Pills that the VA gave my dad almost killed him, it tore his insides apart, with Marijuana his health is returnig. Who are these people who judge who whould and shoulnt have a card. In the post on the 19th a guy complains that guys at a convention were playing catch. So what, aids patients can still play right? why judge who are you? and as for short visits and no documents, BS I had several visits and documents that they had me bring and fax ahead of time.

    Forcing caregivers to move to ungodly places only puts harm on us as patients by making my medicine unavailable. Get over yourselves this law is about the patients, not caregivers, money, and whiners. Back to the harassment for anybody that has read initiative 148 would know that my rights have been breached by multiple people. and who does anything about it? no one. just because people dont agree with the law.

    Well its a law and i have rules as does everybody else but no body enforces it. Well i dont agree with alot of things but i have to follow it. Harassment and discussing people as patients is not ok and is punishable of up to 6months in jail and or 1000$ fine. something has to be done.

    Thanks for listening have a good day dont let this happen to you. This is a fight for our rights. if people wanted to cry they should have 6 f*%$in years ago when the vote went in.

  • It looks like the movement to legalize medical marijuana is gaining steam in the US.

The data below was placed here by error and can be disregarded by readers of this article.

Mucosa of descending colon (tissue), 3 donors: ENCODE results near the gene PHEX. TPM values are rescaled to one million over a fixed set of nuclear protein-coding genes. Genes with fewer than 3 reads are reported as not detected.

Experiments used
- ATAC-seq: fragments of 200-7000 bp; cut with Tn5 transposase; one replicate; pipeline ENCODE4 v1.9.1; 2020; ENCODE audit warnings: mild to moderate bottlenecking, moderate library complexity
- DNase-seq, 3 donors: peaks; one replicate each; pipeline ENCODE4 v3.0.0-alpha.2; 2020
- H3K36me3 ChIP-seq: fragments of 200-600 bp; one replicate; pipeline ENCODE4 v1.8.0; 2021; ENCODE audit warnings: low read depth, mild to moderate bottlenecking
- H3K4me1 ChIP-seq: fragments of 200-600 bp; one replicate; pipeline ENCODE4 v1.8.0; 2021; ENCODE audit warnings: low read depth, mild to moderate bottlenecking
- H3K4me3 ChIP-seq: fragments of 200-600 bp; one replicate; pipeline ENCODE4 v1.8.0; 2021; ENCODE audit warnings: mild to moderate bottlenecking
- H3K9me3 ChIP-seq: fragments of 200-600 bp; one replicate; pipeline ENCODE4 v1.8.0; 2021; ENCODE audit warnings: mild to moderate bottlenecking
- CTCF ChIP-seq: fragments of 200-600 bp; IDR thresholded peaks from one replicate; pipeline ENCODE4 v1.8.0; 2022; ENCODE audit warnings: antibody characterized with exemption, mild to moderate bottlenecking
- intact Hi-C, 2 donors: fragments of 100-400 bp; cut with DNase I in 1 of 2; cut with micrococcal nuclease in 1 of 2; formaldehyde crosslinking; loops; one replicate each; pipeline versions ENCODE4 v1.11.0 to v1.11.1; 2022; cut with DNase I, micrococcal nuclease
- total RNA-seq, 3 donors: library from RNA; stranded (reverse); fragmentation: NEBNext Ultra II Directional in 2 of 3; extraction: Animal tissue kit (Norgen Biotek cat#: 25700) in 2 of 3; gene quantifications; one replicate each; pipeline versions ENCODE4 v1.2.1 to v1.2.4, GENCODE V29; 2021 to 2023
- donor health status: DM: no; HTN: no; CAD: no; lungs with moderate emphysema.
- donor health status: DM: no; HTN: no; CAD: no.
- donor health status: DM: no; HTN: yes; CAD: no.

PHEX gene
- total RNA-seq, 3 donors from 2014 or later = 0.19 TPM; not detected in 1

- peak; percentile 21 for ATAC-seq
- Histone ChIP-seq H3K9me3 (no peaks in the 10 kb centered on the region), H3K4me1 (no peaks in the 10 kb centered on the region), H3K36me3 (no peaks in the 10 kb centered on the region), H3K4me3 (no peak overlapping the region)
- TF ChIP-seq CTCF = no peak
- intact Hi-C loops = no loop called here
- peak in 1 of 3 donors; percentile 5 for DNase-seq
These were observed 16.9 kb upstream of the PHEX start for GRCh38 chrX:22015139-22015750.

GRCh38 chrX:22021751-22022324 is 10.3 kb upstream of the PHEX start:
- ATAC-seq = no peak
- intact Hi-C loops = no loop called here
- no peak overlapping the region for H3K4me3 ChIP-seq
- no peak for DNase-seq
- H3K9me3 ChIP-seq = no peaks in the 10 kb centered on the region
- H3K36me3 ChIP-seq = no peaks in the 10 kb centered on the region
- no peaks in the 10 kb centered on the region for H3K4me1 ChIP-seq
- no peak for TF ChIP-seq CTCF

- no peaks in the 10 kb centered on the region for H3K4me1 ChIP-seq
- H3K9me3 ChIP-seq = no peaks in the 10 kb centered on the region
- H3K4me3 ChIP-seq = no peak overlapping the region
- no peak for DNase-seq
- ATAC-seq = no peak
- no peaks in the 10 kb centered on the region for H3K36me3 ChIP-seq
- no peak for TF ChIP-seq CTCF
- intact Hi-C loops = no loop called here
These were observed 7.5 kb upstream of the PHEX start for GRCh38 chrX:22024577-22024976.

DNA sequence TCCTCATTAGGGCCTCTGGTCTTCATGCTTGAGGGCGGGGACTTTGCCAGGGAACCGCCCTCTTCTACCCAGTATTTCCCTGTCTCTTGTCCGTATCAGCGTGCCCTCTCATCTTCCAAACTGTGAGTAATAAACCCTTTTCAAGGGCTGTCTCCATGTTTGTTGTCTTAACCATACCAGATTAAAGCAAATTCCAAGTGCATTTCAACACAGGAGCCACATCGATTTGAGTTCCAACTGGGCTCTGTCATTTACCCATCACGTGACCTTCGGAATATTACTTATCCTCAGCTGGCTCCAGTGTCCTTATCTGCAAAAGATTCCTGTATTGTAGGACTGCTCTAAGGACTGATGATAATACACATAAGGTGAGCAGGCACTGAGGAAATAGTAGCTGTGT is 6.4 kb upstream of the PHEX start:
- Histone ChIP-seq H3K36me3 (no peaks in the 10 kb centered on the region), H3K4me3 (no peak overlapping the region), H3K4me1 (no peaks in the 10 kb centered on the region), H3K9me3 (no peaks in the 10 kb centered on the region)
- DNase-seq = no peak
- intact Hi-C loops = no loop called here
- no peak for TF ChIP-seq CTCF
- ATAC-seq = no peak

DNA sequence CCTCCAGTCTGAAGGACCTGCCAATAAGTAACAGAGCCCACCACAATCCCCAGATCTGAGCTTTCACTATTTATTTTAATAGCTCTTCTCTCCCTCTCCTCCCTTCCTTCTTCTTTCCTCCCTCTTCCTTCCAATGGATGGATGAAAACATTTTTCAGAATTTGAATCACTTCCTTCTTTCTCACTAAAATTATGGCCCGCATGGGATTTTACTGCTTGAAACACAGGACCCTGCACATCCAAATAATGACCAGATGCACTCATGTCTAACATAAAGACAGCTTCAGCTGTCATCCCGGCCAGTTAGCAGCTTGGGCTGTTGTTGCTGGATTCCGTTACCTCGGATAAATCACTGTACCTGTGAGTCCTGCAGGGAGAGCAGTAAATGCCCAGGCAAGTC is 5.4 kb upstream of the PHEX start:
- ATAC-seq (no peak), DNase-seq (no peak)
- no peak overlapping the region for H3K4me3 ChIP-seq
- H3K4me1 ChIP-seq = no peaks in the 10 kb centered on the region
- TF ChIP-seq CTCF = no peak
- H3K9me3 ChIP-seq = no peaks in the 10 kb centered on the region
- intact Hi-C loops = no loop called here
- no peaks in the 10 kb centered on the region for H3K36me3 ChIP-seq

How will this effect the workplace remains to be seen. Many workplaces require employees to pass a drug test before they are allowed on the job. I imagine the drug testing industry will soar upon approval of these laws.

  • B.C. Mounties have busted what amounts to a marijuana grow op on steroids — 23,000 plants, some measuring as tall as a teenager.

    The RCMP say officers had been monitoring Carpenter Lake near Lillooet, northeast of Vancouver, since last year after seeing some suspicious activities on the lake.

    When they checked again last weekend they spotted marijuana plants growing along the shore and eventually found a total of 23,000 plants ranging up to 1.5 metres in height.

    The massive outdoor grow operation was on Crown land and included a sophisticated watering system with pumps, gravity fed water lines and kilometres of hoses.

    Police say the plants were mature and would likely have been harvested within the next few weeks.

    No one was on the property at the time and no arrests have been made but the RCMP say they are still investigating.